Deliberation in Unity

blog May 30, 2024

By Dr. Ron Crum

Every leader is called upon to make decisions. Some rule by fiat. Others gather consensus and move in a corporate direction. But is there a model for decision making that can truly be considered “biblical”—one that has a precedent in Scripture and is also applicable in the multifaceted context of leading a church or organization in the 21st century?

I believe that a pivotal situation in the early church gives us a window into how the apostles made decisions, and I also believe there are insights and principles that can guide our decision making today, as we seek to balance the demands of pragmatism with principle, the immediate prompting of the Holy Spirit with the traditions and precedents of wise leaders who have gone before us.

Acts 15 gives an account of a critical decision of the early church: what to do with Gentile believers in the Messiah. As we read this passage through the lens of decision-making, certain key words and issues reveal in-depth meaning and concepts lost by casual reading. The apostles navigated the first great conflict facing the infant church, and we are able to look over their shoulders and observe how they approached its resolution.

The Judaizers’ visit to the infant church in Antioch causes dissension and dispute with the leadership. Their contention is that “unless you are circumcised according to the custom taught by Moses, you cannot be saved” (Acts 15:1). This leads the church at Antioch to appoint Paul and Barnabas as delegates to Jerusalem to appeal the question.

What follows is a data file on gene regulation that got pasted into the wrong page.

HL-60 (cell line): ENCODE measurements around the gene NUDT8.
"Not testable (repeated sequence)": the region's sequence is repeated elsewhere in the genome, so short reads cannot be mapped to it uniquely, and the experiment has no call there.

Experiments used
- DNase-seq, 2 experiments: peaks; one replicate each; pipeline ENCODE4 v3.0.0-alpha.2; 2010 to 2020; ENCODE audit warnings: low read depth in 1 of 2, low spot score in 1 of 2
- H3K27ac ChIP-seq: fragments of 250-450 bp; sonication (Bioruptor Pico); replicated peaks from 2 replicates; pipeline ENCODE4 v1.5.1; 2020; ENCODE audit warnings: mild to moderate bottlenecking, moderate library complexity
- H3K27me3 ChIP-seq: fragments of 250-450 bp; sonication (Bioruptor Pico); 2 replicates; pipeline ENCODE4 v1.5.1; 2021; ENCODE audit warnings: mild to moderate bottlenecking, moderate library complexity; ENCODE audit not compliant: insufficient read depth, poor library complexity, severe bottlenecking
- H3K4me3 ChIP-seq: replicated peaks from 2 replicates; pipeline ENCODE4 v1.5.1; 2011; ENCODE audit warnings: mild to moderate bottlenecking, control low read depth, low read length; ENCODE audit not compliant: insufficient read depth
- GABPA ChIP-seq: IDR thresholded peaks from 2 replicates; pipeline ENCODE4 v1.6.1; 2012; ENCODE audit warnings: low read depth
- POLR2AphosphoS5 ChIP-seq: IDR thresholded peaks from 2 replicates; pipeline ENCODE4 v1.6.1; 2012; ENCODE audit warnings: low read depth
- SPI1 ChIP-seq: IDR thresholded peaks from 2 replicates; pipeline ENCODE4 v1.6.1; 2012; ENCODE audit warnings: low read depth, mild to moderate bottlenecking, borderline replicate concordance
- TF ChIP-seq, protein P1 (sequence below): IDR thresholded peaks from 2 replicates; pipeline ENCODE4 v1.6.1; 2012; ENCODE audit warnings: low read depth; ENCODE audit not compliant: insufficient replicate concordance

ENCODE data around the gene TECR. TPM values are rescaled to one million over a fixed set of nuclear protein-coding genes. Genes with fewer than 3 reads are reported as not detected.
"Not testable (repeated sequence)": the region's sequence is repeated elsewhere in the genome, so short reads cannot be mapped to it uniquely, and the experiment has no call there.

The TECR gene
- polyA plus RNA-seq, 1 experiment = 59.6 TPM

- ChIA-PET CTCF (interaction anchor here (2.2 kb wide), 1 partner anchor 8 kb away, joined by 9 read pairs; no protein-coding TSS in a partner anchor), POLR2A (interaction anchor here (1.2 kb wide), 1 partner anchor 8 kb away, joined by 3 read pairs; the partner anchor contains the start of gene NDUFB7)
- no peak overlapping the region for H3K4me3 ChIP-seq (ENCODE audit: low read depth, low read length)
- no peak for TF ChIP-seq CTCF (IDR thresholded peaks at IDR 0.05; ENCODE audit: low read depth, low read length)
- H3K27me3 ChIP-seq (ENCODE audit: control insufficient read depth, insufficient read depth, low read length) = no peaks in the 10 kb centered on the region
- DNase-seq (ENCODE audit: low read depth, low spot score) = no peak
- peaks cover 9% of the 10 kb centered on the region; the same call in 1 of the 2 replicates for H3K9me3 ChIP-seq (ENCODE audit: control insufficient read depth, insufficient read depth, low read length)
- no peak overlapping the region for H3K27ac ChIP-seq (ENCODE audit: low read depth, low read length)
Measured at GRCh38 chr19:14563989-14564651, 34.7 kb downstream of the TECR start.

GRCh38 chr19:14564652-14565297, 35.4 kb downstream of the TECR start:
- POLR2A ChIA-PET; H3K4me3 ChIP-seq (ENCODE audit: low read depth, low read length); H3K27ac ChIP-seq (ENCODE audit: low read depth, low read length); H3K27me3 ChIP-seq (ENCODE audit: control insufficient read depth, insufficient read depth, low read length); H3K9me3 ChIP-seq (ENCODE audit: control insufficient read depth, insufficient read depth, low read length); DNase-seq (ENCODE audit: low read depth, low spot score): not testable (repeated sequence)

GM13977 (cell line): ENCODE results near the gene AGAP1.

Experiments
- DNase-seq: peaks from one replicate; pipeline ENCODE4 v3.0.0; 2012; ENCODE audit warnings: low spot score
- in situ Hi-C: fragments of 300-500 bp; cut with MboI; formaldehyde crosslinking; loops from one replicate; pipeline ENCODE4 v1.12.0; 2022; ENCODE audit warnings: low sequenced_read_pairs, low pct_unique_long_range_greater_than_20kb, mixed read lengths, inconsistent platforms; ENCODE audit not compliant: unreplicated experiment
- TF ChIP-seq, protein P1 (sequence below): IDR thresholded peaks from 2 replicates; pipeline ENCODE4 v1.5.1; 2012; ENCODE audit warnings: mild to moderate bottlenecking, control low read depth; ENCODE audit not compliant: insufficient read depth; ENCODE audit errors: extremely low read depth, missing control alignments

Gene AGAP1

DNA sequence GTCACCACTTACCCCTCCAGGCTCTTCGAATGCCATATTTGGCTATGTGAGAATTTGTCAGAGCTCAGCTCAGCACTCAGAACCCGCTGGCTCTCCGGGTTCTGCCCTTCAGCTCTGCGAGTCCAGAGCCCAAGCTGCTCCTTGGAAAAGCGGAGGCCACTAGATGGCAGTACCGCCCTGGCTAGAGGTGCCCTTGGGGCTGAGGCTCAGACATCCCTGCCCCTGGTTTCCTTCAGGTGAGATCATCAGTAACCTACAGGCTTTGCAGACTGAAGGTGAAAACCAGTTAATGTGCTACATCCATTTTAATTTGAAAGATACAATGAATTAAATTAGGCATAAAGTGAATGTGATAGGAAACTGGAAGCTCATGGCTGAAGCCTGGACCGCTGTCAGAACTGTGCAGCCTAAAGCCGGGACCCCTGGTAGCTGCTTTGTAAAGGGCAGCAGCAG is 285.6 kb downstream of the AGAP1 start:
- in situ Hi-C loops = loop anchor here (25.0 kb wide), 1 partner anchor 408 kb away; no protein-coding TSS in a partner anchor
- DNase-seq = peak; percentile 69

In Jerusalem, the delegates and leaders consider the issue. Taking one side are some of the sect of the Pharisees, and taking the other side is Peter, who asks, “Why do you try to test God by putting on the necks of Gentiles a yoke that neither we nor our ancestors have been able to bear?” (15:10) He is followed by Barnabas and Paul, who share their recent experiences observing the work of the Spirit among Gentile believers. James identifies the Gentiles’ conversion as the fulfilment of Scripture and recommends that the council write a letter back to Antioch with the council’s decision.

The decision is that “it seemed best” (v. 28) to the Holy Spirit and them that the demands of Jewish ceremonial law not be laid on the Gentile believers, only that they abstain from practices of idolatry. The delegation from Antioch delivers the letter and the rejoices at the encouragement it inspires.